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“Many activists, grassroots organizations, government sponsored initiatives, media outlets and others working on Muslim women’s issues, have developed and are implementing leading-edge strategies and best practices for their work in the field. Case studies from all over the world are highlighted here to show concrete examples of how these practices are being used to create change. Disseminating these good practices is one step towards sharing and learning from one another.”

WISE Stories of Impact: Jamila Afghani

Despite coming from a prominent family, Jamila Afghani began life facing many difficulties. She contracted polio and developed scoliosis as a child. At the age of 14 she survived a shot to the head by Soviet troops.

Regardless, Jamila was able to overcome these challenges and dedicated her life to empowering women in Afghanistan, establishing the Noor Educational Center (NEC) in Kabul. Realizing the powerful influence of religious leaders, or Imams, in Afghan society, Jamila collaborated with the Women’s Islamic Initiative in Spirituality and Equality (WISE), a program of the American Society for Muslim Advancement, to start an Imam gender-sensitive training program at the NEC. The program is geared towards educating Imams on women’s rights through an Islamic and human rights framework. Through Friday sermons and widespread media, 9.5 million people in Afghanistan have been exposed to the Imams’ sermons on women’s rights.

Impressed by her work through the NEC, WISE invited Jamila to join the WISE network and to participate in WISE’s second annual conference in July 2009 in Kuala Lumpur, Malaysia.  Inspired by a case study at the conference highlighting an Imam training program in the Philippines, Jamila submitted a proposal for a similar project in Afghanistan.

The project would be a six month gender-sensitive training program that included printing 10,000 copies of booklets in Dari on Afghan women’s rights in the following five areas:  education, marriage, inheritance, ownership and property and political and social participation.  Twenty university students would be hired as part of the project to monitor Friday sermons delivered at the mosques.  A mix of 20 moderate and conservative Imams were invited to participate in the project, including two Shi’ite Imams.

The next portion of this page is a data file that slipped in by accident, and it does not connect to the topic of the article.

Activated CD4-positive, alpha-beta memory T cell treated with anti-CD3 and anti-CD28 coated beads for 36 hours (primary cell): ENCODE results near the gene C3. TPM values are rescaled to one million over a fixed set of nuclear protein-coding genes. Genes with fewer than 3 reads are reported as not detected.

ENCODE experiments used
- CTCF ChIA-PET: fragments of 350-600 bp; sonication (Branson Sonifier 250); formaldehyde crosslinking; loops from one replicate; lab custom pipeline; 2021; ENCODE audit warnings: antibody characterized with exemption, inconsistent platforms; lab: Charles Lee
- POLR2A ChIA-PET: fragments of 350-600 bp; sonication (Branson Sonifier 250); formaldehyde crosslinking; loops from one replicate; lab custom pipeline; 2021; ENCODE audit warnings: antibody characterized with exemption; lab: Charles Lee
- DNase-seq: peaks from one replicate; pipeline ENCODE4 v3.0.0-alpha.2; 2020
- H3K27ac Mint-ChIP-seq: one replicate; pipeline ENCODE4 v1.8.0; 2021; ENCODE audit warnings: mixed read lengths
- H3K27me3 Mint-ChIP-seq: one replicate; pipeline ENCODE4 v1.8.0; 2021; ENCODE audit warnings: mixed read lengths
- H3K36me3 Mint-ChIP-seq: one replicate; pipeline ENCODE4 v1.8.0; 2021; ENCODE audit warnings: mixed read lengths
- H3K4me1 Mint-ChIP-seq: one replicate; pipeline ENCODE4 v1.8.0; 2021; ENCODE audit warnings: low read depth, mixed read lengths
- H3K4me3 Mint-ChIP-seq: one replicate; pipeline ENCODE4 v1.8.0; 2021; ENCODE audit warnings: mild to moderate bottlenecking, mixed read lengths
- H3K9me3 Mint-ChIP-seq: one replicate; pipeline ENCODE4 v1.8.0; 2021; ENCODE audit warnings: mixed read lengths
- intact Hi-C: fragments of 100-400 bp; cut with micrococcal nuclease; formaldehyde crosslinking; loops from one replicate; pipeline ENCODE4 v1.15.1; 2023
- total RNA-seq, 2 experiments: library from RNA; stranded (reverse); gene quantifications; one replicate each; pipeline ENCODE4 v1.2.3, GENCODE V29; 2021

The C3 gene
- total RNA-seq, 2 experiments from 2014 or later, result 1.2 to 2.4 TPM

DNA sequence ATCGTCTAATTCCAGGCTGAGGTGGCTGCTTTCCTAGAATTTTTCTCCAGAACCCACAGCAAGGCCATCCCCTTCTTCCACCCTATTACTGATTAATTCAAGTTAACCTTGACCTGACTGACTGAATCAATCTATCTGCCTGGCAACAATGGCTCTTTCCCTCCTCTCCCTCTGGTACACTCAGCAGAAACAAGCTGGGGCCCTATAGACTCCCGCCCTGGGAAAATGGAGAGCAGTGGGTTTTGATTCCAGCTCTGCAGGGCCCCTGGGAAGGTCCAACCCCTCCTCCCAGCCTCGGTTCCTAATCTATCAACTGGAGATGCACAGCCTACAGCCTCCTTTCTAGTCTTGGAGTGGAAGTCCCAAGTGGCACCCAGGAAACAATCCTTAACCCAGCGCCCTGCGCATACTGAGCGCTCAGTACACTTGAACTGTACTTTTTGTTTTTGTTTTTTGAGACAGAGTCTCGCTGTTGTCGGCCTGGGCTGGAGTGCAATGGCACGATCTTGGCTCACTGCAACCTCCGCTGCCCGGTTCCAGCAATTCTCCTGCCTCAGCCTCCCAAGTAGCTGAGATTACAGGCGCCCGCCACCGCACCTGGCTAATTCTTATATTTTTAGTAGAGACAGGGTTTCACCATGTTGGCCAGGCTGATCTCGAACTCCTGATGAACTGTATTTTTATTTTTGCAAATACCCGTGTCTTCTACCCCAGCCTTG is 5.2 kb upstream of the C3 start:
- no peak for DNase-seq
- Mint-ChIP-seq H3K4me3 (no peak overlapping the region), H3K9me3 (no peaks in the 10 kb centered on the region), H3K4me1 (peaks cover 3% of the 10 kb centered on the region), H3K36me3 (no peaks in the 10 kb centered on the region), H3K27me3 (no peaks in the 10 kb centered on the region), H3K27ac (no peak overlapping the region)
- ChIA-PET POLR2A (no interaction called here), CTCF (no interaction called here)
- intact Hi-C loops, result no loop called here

Jamila faced significant challenges throughout the project. She faced criticism from some Imams who expressed that the program was too “Western”. The training sessions showcased that numerous harmful traditional practices against women were a result of patriarchal (mis)interpretations of the Quran and Hadith (sayings of Prophet Muhammad). In supporting women’s human rights, the sessions utilized the Afghan constitution, other national and international legal treaties and the WISE Compact, which encapsulates the WISE mission and defends gender equality through the objectives of Islamic law. Jamila later won over the doubting Imams after deciding to conduct sessions in smaller workgroups with a balance of moderate and conservative Imams and fostering extensive discussions.

Jamila also faced difficulty after monitoring reports indicated that initial reception to Imams’ sermons was stagnant. Jamila and her team had the student monitors spark the discussion by asking questions themselves and within a month and a half many more congregants became engaged with the topics.

At one of the Friday sermons a project monitor noticed an elderly man at the back of the prayer hall who looked troubled. The monitor asked the man if he needed any help, to which the man replied, “No one can help me.  Now time is gone and I have committed all sorts of violence against my daughters.  I have received walwar [bride price], I stopped them from getting an education, I forced their marriages.  They are suffering every day because of my wrongs. Why were these Imams not talking on these issues before?” 

Over the course of the project some 300 sermons on women’s rights were delivered by 20 Imams in different locations throughout the capital. Jamila and the NEC team will continue their work in the 20 participating mosques in Kabul and expand the project into 10 mosques in Jalalabad.  The project will establish women’s sections in ten mosques in Kabul to empower women in raising their voices on the issue of their own rights.

After being nominated by WISE, Jamila won the Tanenbaum Center for Interreligious Understanding’s 2010 Peacemakers in Action award, which honors individuals inspired by their faith to work on peace initiatives in regions of armed conflict.  In addition, WISE’s collaboration with Jamila and the NEC was recognized by the Clinton Global Initiative as a 2010 Commitment to Action. CGI members showcase Commitments, or initiatives to address various global challenges, in order to spark constructive feedback and garner partnerships.